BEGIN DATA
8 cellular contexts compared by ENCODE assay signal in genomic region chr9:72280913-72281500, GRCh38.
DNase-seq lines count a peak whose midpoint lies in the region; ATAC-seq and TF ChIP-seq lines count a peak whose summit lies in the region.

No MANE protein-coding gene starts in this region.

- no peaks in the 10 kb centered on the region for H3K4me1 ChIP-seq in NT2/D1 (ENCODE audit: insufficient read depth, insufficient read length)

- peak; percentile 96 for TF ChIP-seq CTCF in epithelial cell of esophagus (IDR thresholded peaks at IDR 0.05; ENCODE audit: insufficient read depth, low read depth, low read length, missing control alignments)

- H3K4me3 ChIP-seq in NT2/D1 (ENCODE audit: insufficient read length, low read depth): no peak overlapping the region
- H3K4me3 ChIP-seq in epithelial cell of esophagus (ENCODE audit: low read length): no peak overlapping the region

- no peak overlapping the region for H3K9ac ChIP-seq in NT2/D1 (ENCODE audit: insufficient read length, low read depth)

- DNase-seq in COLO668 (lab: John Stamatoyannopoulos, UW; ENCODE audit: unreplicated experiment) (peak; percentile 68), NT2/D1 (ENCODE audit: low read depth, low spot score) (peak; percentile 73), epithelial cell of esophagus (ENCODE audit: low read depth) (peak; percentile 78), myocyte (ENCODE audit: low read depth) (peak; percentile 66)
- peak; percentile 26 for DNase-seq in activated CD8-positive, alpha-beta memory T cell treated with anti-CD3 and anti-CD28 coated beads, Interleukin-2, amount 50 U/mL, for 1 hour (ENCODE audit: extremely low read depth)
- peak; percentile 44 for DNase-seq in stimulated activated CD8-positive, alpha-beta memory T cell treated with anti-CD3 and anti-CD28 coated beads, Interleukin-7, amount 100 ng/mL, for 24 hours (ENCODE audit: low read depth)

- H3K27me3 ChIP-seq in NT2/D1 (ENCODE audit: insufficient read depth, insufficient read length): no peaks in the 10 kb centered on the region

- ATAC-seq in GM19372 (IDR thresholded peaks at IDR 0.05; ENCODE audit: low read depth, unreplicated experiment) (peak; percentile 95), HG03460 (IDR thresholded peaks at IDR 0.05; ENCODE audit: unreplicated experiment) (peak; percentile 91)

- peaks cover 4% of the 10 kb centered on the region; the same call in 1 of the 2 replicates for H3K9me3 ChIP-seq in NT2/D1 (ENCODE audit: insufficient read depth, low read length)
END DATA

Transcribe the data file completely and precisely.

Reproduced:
8 cellular contexts compared by ENCODE assay signal in genomic region chr9:72280913-72281500, GRCh38.
DNase-seq lines count a peak whose midpoint lies in the region; ATAC-seq and TF ChIP-seq lines count a peak whose summit lies in the region.

No MANE protein-coding gene starts in this region.

- no peaks in the 10 kb centered on the region for H3K4me1 ChIP-seq in NT2/D1 (ENCODE audit: insufficient read depth, insufficient read length)

- peak; percentile 96 for TF ChIP-seq CTCF in epithelial cell of esophagus (IDR thresholded peaks at IDR 0.05; ENCODE audit: insufficient read depth, low read depth, low read length, missing control alignments)

- H3K4me3 ChIP-seq in NT2/D1 (ENCODE audit: insufficient read length, low read depth): no peak overlapping the region
- H3K4me3 ChIP-seq in epithelial cell of esophagus (ENCODE audit: low read length): no peak overlapping the region

- no peak overlapping the region for H3K9ac ChIP-seq in NT2/D1 (ENCODE audit: insufficient read length, low read depth)

- DNase-seq in COLO668 (lab: John Stamatoyannopoulos, UW; ENCODE audit: unreplicated experiment) (peak; percentile 68), NT2/D1 (ENCODE audit: low read depth, low spot score) (peak; percentile 73), epithelial cell of esophagus (ENCODE audit: low read depth) (peak; percentile 78), myocyte (ENCODE audit: low read depth) (peak; percentile 66)
- peak; percentile 26 for DNase-seq in activated CD8-positive, alpha-beta memory T cell treated with anti-CD3 and anti-CD28 coated beads, Interleukin-2, amount 50 U/mL, for 1 hour (ENCODE audit: extremely low read depth)
- peak; percentile 44 for DNase-seq in stimulated activated CD8-positive, alpha-beta memory T cell treated with anti-CD3 and anti-CD28 coated beads, Interleukin-7, amount 100 ng/mL, for 24 hours (ENCODE audit: low read depth)

- H3K27me3 ChIP-seq in NT2/D1 (ENCODE audit: insufficient read depth, insufficient read length): no peaks in the 10 kb centered on the region

- ATAC-seq in GM19372 (IDR thresholded peaks at IDR 0.05; ENCODE audit: low read depth, unreplicated experiment) (peak; percentile 95), HG03460 (IDR thresholded peaks at IDR 0.05; ENCODE audit: unreplicated experiment) (peak; percentile 91)

- peaks cover 4% of the 10 kb centered on the region; the same call in 1 of the 2 replicates for H3K9me3 ChIP-seq in NT2/D1 (ENCODE audit: insufficient read depth, low read length)